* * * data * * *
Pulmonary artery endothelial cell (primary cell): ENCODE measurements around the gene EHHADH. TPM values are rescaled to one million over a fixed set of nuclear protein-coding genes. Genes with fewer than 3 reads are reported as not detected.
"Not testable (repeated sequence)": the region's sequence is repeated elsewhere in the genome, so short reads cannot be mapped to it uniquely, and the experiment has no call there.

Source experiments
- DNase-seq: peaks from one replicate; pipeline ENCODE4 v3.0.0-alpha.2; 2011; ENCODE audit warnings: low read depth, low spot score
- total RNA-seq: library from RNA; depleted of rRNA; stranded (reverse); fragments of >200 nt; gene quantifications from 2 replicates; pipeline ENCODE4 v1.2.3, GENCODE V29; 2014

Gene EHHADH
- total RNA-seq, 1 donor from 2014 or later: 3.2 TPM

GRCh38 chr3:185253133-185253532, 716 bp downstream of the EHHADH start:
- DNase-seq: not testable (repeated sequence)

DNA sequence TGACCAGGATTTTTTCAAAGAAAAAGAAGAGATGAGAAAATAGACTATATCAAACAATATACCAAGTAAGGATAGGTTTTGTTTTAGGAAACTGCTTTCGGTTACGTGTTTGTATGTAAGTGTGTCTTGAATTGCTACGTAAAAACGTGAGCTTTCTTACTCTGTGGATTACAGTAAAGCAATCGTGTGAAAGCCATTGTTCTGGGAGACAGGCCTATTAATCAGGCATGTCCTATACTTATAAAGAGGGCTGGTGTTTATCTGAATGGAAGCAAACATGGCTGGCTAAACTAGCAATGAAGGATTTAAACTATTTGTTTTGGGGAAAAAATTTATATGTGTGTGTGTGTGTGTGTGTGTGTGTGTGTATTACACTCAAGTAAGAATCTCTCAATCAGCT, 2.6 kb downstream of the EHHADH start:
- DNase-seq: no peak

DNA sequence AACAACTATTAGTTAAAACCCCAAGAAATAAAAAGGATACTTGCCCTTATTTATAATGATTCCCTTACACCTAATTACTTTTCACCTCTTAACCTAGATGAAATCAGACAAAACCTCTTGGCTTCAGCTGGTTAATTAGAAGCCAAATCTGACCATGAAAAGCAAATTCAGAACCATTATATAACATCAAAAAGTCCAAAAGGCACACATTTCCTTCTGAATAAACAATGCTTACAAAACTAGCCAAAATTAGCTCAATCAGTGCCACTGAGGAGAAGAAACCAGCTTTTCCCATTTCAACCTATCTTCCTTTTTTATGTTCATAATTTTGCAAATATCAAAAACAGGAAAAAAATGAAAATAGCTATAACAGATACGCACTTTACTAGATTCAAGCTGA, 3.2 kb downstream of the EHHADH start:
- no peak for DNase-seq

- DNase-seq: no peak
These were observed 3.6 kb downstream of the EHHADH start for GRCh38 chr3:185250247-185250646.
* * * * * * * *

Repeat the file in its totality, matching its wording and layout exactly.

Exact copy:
Pulmonary artery endothelial cell (primary cell): ENCODE measurements around the gene EHHADH. TPM values are rescaled to one million over a fixed set of nuclear protein-coding genes. Genes with fewer than 3 reads are reported as not detected.
"Not testable (repeated sequence)": the region's sequence is repeated elsewhere in the genome, so short reads cannot be mapped to it uniquely, and the experiment has no call there.

Source experiments
- DNase-seq: peaks from one replicate; pipeline ENCODE4 v3.0.0-alpha.2; 2011; ENCODE audit warnings: low read depth, low spot score
- total RNA-seq: library from RNA; depleted of rRNA; stranded (reverse); fragments of >200 nt; gene quantifications from 2 replicates; pipeline ENCODE4 v1.2.3, GENCODE V29; 2014

Gene EHHADH
- total RNA-seq, 1 donor from 2014 or later: 3.2 TPM

GRCh38 chr3:185253133-185253532, 716 bp downstream of the EHHADH start:
- DNase-seq: not testable (repeated sequence)

DNA sequence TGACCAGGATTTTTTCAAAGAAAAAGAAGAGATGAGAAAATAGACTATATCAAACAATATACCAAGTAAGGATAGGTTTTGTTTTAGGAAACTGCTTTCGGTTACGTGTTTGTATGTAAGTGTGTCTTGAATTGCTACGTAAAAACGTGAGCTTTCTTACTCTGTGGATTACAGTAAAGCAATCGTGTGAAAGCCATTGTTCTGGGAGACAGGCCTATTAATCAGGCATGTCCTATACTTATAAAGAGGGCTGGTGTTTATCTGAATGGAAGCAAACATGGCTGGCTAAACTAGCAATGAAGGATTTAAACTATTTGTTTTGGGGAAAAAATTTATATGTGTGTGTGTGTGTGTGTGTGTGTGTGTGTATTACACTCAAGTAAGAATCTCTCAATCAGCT, 2.6 kb downstream of the EHHADH start:
- DNase-seq: no peak

DNA sequence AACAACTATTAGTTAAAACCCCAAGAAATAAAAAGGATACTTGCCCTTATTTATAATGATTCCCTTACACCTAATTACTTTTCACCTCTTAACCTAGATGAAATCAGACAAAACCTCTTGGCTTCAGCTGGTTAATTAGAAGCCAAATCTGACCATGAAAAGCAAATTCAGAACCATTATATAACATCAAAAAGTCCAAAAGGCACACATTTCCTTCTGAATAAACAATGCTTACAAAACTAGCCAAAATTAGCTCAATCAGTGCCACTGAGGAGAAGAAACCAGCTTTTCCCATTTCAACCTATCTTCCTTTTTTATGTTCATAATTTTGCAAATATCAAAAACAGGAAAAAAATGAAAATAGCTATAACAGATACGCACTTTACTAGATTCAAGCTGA, 3.2 kb downstream of the EHHADH start:
- no peak for DNase-seq

- DNase-seq: no peak
These were observed 3.6 kb downstream of the EHHADH start for GRCh38 chr3:185250247-185250646.